I’m not going to lie, I approached the new Bugbear developed, Ridge Racer: Unbounded with a fair degree of trepidation. Ridge Racer is, and always has been, one of my favourite gaming franchises; the super slick arcade handling, the clean smooth visual style and that uniquely Japanese design ethic that underlies every aspect of its development – I love it all. So, as you can imagine, news that development had shifted out west with a new emphasis on broadening appeal and catering to “western tastes” filled me with a sense of, oh, let’s say, mild dread.
It wasn’t like I had anything against Bugbear, it was more the idea of Ridge Racer becoming a kind of gritty, urban, Burnout clone……which is exactly how it has turned out. Sadly, while the change in art direction and concept did prove an obvious disappointment to someone with such a fondness for the traditional Ridge Racer template, this overarching design choice only represents the tip of all that is wrong with Ridge Racer: Unbounded. This is a game so unbelievably misjudged and clearly cobbled together that playing it made me physically angry.
The drift mechanic for one feels completely tacked on. I mean, really, it’s been awkwardly mapped onto the B button. What’s that about? It’s as if they already had a racer and then attempted in vain to slap on some kind of half assed Ridge Racer-lite veneer. It hasn’t worked. The handling doesn’t suit a drift button and the physics are too flaky to support the kind of racing Ridge Racer is famed for.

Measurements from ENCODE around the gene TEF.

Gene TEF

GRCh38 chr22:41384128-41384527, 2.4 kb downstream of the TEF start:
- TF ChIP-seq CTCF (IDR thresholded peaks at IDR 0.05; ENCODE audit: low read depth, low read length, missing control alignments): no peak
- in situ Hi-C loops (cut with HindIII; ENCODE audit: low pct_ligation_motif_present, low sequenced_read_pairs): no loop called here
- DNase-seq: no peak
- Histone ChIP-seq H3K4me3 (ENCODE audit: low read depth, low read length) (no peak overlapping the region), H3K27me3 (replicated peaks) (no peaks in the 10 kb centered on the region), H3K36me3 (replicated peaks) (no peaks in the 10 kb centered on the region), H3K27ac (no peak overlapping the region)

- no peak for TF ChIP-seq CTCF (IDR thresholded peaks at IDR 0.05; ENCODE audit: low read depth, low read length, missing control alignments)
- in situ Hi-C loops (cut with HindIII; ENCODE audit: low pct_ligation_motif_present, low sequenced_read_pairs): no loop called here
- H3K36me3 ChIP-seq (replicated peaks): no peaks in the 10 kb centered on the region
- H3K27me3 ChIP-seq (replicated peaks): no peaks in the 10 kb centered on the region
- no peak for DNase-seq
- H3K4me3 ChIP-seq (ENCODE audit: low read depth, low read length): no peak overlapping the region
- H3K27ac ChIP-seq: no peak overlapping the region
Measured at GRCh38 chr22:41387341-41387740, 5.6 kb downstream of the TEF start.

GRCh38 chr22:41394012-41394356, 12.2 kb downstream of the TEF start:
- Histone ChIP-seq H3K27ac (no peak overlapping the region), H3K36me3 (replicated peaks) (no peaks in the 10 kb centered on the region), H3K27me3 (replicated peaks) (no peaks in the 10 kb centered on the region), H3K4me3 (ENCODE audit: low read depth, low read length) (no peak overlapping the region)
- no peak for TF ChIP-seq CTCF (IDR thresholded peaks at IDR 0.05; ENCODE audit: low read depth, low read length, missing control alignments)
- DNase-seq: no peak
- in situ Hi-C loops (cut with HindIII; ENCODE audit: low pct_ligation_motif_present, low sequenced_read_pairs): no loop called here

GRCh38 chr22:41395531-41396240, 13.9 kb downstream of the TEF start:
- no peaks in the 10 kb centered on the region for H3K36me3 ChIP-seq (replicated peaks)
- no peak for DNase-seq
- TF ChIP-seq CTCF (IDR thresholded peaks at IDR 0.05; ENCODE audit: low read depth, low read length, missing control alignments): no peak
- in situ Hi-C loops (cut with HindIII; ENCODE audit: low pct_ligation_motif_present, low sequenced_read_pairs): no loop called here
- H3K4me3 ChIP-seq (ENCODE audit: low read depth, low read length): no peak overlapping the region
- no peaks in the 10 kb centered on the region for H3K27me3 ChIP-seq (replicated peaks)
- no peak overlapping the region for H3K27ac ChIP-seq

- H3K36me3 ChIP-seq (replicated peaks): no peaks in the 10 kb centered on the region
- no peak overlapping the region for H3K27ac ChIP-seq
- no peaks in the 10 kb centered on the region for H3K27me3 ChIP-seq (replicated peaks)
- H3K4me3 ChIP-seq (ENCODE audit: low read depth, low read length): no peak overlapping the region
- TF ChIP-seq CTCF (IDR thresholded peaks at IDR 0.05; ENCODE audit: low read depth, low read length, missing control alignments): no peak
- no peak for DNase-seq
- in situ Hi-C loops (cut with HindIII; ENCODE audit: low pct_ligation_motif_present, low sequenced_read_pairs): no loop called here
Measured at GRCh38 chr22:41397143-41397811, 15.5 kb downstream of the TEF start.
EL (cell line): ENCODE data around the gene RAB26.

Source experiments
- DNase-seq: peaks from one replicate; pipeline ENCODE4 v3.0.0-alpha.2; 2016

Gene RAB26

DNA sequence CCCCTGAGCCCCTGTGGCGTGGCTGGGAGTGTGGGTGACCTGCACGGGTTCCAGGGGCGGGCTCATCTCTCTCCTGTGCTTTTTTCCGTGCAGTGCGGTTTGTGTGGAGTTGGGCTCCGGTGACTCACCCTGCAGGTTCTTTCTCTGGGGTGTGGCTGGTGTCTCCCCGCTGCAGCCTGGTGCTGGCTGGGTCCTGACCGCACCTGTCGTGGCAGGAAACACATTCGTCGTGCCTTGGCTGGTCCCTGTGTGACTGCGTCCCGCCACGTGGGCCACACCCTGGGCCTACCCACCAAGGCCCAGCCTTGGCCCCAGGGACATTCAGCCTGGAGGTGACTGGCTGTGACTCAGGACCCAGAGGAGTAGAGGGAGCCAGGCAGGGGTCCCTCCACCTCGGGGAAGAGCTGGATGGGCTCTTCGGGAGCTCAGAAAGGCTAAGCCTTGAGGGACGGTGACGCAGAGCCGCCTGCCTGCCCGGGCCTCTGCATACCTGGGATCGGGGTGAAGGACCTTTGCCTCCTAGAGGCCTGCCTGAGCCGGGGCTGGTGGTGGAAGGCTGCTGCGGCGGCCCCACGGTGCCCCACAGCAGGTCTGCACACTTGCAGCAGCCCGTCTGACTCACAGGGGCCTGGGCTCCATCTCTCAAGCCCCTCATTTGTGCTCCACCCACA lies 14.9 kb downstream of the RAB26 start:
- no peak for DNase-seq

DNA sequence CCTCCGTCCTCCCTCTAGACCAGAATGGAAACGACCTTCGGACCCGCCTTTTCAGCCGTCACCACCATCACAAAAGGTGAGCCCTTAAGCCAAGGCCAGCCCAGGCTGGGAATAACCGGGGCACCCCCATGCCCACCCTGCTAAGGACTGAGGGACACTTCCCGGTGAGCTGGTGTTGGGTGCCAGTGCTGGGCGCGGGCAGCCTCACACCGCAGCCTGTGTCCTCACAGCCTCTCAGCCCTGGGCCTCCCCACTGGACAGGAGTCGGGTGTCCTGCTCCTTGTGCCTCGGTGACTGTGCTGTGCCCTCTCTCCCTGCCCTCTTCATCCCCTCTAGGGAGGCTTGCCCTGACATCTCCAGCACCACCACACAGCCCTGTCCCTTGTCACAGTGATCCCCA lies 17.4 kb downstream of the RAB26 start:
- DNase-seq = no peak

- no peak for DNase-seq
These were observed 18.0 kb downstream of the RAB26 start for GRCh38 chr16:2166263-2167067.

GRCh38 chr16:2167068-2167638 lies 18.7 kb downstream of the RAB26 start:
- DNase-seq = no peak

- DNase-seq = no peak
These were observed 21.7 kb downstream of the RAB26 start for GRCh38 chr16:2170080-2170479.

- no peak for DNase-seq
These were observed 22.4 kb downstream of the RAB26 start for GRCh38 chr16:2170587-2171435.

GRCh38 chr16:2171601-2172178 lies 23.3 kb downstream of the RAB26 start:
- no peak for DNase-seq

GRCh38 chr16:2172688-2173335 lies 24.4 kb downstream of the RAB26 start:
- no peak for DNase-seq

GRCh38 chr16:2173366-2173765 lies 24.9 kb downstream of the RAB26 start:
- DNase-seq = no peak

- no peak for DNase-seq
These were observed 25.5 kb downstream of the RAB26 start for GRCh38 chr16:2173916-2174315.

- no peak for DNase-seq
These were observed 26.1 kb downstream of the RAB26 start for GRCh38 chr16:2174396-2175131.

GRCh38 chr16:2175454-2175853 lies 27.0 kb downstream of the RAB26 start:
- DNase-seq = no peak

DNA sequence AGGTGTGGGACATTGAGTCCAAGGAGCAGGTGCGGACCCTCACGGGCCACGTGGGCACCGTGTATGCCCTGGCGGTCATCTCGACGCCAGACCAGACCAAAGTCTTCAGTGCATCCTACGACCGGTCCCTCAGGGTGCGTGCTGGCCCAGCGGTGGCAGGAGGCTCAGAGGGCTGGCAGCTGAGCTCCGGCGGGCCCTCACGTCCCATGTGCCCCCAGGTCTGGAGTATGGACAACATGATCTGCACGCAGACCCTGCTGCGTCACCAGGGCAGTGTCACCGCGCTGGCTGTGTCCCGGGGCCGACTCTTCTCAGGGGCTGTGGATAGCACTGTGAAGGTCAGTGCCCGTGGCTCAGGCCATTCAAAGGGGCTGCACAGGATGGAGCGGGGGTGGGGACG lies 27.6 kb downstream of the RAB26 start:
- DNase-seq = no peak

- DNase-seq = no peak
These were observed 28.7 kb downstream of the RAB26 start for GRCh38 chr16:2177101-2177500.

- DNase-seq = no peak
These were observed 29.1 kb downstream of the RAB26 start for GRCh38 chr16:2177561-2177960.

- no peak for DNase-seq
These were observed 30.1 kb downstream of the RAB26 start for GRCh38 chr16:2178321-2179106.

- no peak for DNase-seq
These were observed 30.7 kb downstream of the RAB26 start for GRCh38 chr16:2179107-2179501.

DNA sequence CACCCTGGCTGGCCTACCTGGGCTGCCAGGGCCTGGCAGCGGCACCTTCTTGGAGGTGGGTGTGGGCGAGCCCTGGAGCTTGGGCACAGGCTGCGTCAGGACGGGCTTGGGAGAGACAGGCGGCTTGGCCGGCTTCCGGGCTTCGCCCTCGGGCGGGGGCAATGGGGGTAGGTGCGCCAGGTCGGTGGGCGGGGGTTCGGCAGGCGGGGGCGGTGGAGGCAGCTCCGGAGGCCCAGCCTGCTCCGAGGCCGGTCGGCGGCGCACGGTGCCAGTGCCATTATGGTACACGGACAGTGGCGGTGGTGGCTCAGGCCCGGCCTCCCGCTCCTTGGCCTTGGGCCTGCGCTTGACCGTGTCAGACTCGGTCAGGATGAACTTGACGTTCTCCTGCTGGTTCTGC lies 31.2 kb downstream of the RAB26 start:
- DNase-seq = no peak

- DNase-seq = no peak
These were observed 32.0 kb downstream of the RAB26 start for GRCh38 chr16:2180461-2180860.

Then there are the tracks. Yeah, there are like a billion of them and yes, the track creator is extremely user friendly and a very pleasant addition to the admittedly exhaustive package, but again, the shoddy physics and strange drift mechanic do not marry up to the kind of world that Bugbear have created. Far too often your car will spin off course at the slightest touch or fly weightlessly into the air after catching a corner on one of the ill judged time trial tracks. Of course, it doesn’t help that the competition is borderline super human either, meaning that just one of these spin-outs will essentially put an immediate end to your race. Expect much in the way of frustration to ensue
Before I go any further berating Ridge Racer: Unbounded and Bugbear’s attempts to introduce the franchise to a wider audience, let’s get one thing straight; Ridge Racer: Unbounded is by no means the worst game of the year, heck, it’s not even likely to prove the worst racer, but from a personal perspective, it will certainly go down as one of this generation’s biggest disappointments. I appreciate that classic Ridge Racer isn’t everyone’s cup of tea, but there is no doubting that what it does, it does very well. In the case of Unbounded though, well, beyond not feeling, looking or playing anything like a Ridge Racer game, Unbounded, and subsequently, Ridge Racer itself, has been relegated to a me too franchise that is sadly not in the same league as the other racers that it has so shamelessly aped.
There’s a bit of Burnout here, a heck of a lot of Spilt/Second and just the faintest whiff of the traditional Ridge Racer experience I know and love. I’m sure combining the three sounded great on paper, but instead, Bugbear have created some kind of racing Frankenstein that lacks the true quality, and perhaps more importantly, the consistency of any of the above. Ridge Racer: Unbounded is a hugely frustrating mess of a game that is home to none of the charm or individuality that the series is famous for. This is ‘me too’ development of the worst kind.….and the name is terrible too!
I hate Ridge Racer: Unbounded